Innovate Smarter: Highlights from the Healthcare Executive Roundtable

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Facilitated by Health 2.0 and POMIET, The Innovate Smarter Chicago Roundtable brought together a handful of select healthcare innovators in the Chicago region to share how health systems are creatively collaborating in the digital health space, developing and deploying new technologies, and effectively leveraging system resources to innovate from within.

It was a dynamic half-day of executive networking, learning, and experience sharing. The agenda included topics on Frameworks for Connecting Hospitals & Startups, Developing, Testing, & Deploying New Technologies for an Improved Experience, Challenges of Current EHR Systems, Using the Talent and Resources of a Health System to Innovate from Within, and Improving Health Outcomes: the New Business of Clinical Transformation.

Five themes transcended across these diverse discussions and are listed below. These themes can be used by leaders as a guide from real-world learnings to improve the outcomes of your next initiative.

1. Usability is key.
Participants expressed concerns that many healthcare technology systems in place today are not sustainable. This is because they are not efficient from the perspective of maximizing a clinician’s time. There’s a lot to do in the process of practicing medicine, and every minute counts significantly towards the quality and cost of care delivered. Each individual second spent waiting for an application to load, or a search to reveal meaningful findings, or a clinician to click extraneous fields, quickly adds up to a notable block of unusable care delivery time—for each clinician, every shift. Therefore, it is safe to say that usability matters is a serious understatement in health IT.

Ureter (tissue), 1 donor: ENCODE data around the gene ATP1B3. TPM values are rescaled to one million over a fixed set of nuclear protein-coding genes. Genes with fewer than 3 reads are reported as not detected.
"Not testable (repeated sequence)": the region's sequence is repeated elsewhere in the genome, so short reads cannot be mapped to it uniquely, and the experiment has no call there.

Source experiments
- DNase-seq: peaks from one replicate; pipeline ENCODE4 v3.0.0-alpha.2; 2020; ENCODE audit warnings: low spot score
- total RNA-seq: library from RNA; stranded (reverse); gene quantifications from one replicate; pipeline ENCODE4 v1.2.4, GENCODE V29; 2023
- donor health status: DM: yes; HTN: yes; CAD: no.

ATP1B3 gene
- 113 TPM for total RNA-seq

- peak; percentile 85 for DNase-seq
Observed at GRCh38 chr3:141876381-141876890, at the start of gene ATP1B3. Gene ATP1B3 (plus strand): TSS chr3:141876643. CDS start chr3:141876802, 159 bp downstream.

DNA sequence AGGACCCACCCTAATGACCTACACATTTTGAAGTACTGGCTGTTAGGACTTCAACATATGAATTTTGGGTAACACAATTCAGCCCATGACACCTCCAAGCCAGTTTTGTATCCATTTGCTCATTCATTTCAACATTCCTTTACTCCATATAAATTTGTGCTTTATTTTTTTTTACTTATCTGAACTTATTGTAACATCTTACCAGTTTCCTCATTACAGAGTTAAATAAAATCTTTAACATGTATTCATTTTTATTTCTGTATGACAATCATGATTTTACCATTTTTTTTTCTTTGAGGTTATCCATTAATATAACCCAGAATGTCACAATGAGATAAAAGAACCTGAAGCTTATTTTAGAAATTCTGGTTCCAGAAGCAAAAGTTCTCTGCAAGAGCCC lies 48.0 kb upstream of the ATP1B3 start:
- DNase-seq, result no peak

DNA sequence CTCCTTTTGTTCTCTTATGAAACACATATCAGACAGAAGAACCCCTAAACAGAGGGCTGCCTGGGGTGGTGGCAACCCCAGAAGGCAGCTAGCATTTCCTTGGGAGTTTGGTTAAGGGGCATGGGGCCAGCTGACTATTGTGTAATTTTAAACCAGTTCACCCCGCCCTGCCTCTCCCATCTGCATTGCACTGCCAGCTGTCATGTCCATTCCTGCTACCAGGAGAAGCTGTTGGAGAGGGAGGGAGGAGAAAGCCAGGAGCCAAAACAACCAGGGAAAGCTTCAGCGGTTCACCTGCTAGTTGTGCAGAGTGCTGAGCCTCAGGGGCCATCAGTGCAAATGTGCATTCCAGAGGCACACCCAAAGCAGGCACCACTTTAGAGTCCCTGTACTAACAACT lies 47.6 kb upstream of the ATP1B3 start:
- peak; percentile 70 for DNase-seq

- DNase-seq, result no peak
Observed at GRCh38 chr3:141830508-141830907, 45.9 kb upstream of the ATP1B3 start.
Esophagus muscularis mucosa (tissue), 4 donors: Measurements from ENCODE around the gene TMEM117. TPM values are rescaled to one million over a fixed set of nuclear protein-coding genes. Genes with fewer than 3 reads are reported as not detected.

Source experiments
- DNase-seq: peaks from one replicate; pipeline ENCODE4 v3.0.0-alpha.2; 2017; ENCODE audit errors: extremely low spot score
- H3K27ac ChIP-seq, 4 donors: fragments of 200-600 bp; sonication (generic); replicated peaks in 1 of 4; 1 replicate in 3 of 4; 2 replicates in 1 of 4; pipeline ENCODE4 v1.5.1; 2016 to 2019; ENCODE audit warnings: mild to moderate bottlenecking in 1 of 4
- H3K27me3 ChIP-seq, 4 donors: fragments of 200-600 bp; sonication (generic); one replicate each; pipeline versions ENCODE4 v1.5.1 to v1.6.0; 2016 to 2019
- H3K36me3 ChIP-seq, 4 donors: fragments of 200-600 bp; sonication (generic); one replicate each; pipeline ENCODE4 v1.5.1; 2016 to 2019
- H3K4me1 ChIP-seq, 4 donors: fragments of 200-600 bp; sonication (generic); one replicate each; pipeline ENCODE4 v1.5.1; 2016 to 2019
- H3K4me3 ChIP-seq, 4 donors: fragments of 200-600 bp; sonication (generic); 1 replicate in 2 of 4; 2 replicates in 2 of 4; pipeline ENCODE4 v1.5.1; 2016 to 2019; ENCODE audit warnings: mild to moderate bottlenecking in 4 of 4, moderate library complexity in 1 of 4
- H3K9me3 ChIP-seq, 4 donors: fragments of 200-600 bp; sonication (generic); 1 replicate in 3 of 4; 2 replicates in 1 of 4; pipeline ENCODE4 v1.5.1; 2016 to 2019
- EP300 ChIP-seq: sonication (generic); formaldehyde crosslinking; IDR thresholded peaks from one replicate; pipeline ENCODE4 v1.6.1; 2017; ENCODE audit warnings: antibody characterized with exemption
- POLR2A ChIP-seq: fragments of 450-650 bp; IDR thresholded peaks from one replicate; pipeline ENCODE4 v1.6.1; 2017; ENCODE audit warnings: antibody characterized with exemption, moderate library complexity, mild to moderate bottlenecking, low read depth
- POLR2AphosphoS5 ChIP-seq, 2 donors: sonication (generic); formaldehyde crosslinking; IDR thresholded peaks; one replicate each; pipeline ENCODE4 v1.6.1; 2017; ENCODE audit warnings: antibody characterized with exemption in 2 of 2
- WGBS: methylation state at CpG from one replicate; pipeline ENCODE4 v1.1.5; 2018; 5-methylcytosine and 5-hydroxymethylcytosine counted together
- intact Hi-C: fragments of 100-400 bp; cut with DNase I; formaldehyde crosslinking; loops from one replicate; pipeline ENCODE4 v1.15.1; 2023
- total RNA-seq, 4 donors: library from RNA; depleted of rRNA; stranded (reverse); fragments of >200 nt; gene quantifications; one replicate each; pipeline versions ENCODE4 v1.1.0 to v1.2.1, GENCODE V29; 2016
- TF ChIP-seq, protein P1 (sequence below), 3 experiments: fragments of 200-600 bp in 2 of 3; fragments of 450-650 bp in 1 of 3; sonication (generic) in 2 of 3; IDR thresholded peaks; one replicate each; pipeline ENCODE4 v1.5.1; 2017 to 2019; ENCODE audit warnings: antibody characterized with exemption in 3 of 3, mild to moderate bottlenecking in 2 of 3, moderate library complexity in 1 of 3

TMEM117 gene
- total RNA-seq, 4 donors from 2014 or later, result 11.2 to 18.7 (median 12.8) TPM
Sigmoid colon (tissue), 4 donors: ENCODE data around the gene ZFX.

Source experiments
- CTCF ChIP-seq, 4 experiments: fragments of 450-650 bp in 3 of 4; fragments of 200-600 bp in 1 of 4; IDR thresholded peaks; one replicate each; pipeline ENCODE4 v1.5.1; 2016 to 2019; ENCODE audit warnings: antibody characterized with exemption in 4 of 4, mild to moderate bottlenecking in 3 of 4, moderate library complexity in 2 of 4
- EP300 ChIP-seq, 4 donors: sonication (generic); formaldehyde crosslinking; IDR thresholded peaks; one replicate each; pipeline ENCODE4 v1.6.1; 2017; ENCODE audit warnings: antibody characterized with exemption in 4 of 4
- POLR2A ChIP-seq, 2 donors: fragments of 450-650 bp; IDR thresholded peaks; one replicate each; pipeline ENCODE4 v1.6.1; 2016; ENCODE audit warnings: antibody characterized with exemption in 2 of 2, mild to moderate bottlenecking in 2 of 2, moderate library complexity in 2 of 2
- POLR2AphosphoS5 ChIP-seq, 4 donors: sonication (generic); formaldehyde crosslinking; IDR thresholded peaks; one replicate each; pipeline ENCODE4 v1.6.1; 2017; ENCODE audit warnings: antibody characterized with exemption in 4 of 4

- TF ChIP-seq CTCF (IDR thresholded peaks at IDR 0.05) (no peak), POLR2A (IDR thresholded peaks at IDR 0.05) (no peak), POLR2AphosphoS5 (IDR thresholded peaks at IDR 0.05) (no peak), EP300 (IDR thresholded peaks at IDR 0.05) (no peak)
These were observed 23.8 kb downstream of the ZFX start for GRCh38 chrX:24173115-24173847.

2. The integration of clinicians into solution development process-early and ongoing- is required.
The key to making a healthcare system usable is integrating healthcare providers into the design and development process. Too often, technology solutions are developed outside of the healthcare setting and fail to seamlessly fit into the complexities of existing workflows, compliance requirements, legacy systems, and more. Early and ongoing partnerships with healthcare providers who are directly involved in aspects of the associated workflows, compliance, operations, and more, provide critical knowledge and insights. This information can then be applied to ensure new solutions deliver value where needed, and avoid adding cognitive burdens and adoption barriers that cripple progress. Clinicians are part of solution, and need to be actively engaged by innovators.

3. Know the biggest and most important problems to solve.
According to Ward Detwiler, Associate Director of Henry Ford Health System Innovations, hospitals are a unique collection of amazing assets that we should unlock, organize, and innovate. Unlocking these assets is believed to be a powerful ingredient in how hospitals will survive and thrive over the next 100 years. Healthcare leaders need to be smart about where they choose to point these valuable assets. Dr. Jay Bhatt, Chief Health Officer with the Illinois Hospital Association, suggested we start with the problems that are hardest to solve and matter the most.